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Crushing Fine for Airport Death

31 March 2017 | Updated 01 January 1970
 

A construction firm has been sentenced following the death of Philip Griffiths at Heathrow Airport in October 2014.

Southwark Crown Court heard that Philip’s brother Paul accidentally reversed into his 38-year-old sibling when the pair were trying to move a broken down scissor lift on a service road, while working for Laing O’Rourke.

Paul Griffiths tried to tow the scissor lift away using a dumper truck under the direction of managers. During the attempt his foot got stuck between the brake and the accelerator and the truck reversed. Philip, who was standing between the two vehicles, suffered crush injuries. He was pronounced dead at the scene.

A Health and Safety Executive investigation found that neither worker was authorised with the appropriate certificate to use the dumper truck, and that the operation was not properly overseen or managed.

Laing O’Rourke Construction pleaded guilty to breaching Regulation 22(1)(a) of the Construction (Design and Management) Regulations 2007, was fined £800,000 and ordered to pay costs of £10,000.

Speaking after sentence, HSE Inspector Jack Wilby said: “This incident was a tragedy for all concerned and, as revealed by our investigation, entirely avoidable. Laing O’Rourke did nothing to address the trend of these workers carrying out tasks they weren’t trained or authorised for.

“Had there been appropriate supervision, then better segregation between Philip and these two vehicles could have been established and maintained. This case should act as a reminder of the dangers of using workplace transport without proper planning, management or monitoring of the risks involved.”

 

Roofing companies fined after worker fell through skylight

Two roofing companies have been fined after a worker fell nine metres through a skylight onto concrete flooring below. The man suffered life changing injuries and required surgery to install metal rods into his back.

Coventry Magistrates Court heard how ACG Roofing Limited had been subcontracted by JDB Industrial Roofing Limited to complete re-cladding work on the fragile roof. At the time of the fall, on 15 December 2015, no nets or guardrails were being used. The Mobile Elevating Working Platform which had been provided as an anchor point for the fall arrest equipment did not have enough capacity. When he fell the injured person did not have his harness attached to anything.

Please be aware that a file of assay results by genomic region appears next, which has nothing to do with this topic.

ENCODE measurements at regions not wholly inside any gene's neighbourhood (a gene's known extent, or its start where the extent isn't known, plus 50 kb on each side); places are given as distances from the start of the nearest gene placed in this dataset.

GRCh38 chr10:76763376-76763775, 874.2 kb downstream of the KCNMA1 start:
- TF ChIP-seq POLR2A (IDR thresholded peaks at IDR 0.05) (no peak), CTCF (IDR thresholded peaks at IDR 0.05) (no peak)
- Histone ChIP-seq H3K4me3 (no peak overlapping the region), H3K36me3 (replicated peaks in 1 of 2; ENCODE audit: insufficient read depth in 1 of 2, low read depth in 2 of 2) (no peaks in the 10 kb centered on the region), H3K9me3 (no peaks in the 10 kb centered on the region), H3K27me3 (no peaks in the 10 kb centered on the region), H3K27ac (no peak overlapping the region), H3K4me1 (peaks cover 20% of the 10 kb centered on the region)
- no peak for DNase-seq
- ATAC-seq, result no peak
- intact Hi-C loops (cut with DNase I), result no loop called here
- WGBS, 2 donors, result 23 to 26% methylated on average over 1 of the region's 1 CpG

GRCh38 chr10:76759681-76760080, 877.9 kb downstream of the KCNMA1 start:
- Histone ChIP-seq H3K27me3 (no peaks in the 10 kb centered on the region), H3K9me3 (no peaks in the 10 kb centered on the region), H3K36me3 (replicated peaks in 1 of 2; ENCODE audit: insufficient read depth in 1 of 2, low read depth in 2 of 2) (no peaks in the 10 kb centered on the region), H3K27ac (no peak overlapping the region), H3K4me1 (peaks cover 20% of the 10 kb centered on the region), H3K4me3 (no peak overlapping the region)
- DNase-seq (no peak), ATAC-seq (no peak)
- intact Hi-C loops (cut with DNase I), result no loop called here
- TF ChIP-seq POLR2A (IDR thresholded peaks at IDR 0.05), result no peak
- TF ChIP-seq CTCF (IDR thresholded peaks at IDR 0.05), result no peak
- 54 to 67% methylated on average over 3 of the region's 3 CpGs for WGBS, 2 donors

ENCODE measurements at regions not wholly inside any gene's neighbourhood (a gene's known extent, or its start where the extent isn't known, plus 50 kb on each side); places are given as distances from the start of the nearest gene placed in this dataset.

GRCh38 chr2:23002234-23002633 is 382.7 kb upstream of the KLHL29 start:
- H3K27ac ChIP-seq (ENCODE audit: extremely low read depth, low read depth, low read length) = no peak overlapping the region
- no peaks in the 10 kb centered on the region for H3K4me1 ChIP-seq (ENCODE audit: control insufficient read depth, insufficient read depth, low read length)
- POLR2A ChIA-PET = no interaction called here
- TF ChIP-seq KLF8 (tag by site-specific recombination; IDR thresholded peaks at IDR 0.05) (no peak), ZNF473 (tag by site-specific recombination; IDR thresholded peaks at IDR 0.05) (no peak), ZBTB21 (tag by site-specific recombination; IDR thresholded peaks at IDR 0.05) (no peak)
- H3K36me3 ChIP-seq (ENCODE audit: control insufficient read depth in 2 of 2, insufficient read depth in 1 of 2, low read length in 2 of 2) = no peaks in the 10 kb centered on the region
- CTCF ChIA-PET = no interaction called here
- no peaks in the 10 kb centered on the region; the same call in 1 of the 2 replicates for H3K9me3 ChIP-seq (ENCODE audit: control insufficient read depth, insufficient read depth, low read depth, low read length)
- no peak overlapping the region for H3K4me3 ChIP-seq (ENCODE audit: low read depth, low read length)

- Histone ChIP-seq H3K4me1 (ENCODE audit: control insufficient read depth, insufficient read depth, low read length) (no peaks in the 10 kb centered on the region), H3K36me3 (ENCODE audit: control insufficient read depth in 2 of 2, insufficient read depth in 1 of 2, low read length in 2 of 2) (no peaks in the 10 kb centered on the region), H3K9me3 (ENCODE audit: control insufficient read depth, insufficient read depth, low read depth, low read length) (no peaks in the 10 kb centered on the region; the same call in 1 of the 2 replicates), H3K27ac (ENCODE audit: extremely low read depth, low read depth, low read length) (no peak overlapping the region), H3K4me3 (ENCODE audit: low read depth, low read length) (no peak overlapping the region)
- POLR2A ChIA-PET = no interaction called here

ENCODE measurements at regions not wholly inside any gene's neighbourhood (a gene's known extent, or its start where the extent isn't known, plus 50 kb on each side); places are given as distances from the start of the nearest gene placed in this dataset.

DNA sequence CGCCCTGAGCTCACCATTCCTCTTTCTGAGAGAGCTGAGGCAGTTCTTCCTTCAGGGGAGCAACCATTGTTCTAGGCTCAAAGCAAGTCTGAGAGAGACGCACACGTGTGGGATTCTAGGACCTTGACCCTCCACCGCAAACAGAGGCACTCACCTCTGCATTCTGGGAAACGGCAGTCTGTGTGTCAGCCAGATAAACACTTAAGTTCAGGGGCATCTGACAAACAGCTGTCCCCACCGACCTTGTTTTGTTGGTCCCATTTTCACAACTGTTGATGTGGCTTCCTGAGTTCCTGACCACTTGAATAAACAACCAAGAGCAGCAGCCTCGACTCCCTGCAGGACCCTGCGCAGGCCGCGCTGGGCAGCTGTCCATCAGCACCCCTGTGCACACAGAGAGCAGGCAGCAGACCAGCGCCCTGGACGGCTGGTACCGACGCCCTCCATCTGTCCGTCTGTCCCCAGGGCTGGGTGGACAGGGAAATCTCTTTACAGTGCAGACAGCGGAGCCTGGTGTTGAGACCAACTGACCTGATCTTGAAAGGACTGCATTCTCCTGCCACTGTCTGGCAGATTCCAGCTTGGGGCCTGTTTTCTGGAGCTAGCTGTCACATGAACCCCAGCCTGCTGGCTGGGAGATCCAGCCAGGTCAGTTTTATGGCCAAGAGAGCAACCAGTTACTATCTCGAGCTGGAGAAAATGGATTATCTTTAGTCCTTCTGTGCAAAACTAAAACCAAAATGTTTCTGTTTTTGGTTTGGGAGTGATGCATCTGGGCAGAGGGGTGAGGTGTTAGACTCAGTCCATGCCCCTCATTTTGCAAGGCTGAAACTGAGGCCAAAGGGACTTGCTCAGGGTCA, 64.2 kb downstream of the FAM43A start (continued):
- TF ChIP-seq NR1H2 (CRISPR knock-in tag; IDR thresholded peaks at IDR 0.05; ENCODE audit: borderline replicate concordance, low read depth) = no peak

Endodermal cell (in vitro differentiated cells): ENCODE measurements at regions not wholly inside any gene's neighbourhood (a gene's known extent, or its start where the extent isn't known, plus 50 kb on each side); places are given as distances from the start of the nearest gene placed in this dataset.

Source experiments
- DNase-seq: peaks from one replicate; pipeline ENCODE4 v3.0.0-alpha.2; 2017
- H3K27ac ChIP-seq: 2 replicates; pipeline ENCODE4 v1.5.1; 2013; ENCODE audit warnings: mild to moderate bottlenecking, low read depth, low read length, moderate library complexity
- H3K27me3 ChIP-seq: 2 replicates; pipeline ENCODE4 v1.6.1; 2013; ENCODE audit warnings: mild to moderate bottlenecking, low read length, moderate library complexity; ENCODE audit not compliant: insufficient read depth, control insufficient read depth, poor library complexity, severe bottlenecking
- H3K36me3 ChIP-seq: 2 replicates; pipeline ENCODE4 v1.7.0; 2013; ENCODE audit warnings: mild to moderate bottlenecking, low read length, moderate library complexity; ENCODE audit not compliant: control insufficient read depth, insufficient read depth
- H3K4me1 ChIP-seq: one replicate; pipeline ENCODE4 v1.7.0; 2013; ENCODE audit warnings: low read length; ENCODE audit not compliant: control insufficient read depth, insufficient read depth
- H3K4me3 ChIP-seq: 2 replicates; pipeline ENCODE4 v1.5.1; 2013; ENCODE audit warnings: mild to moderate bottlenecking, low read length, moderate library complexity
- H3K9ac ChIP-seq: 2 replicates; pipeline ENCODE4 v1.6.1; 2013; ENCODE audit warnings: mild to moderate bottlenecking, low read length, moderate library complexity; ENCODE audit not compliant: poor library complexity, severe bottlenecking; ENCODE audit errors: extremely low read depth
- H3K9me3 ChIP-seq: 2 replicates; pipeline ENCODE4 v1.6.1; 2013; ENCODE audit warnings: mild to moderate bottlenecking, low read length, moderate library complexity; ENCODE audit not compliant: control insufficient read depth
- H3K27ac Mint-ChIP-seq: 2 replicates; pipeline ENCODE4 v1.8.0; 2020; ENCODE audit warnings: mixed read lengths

An HSE investigation found that JDB, the principal contractors of the work, failed to have effective management systems in place to control the risk associated with working at height and on fragile roofing. The firm pleaded guilty to breaching the Construction (Design and Management) Regulations and were fined £112,000 and ordered to pay costs of £2216.68.

ACG Roofing pleaded guilty to breaching the Work at Height Regulations and have been fined £35,000 and ordered to pay costs of £1721.78.

Speaking after the hearing HSE inspector Edward Fryer said: “This incident could have been fatal; the worker has suffered life changing injuries due to the company failing to properly plan and supervise work at height.”

 

Principal contractor fined for safety failings

A London based construction company has been fined for safety failings after complaints from the public.

Basildon Magistrates’ Court heard how Malik Contractors and Engineers Ltd were working at a site St John’s Way in Corringham, Essex in 2016 when concerned members of the public contacted the Health and Safety Executive.

Acting on the concerns, the HSE carried out three inspections of the site. On each visit the inspectors and visiting officers found numerous breaches of health and safety legislation, including dangerous electrical systems, unsafe work at height across the site and no fire detection alarm. There was no fire-fighting equipment, despite workers sleeping on site.

As a result HSE issued four Prohibition Notices (PNs) and three Improvement Notices (INs) on the firm.

Malik Contractors and Engineers was fined a total of £52,000, and ordered to pay £4,415 in costs after pleading guilty to an offence under Regulation 13(1) of The Construction Design and Management Regulations 2015.

Picture: The same type of vehicles involved in the Laing O’Rourke incident

 

Article written by Brian Shillibeer | Published 31 March 2017

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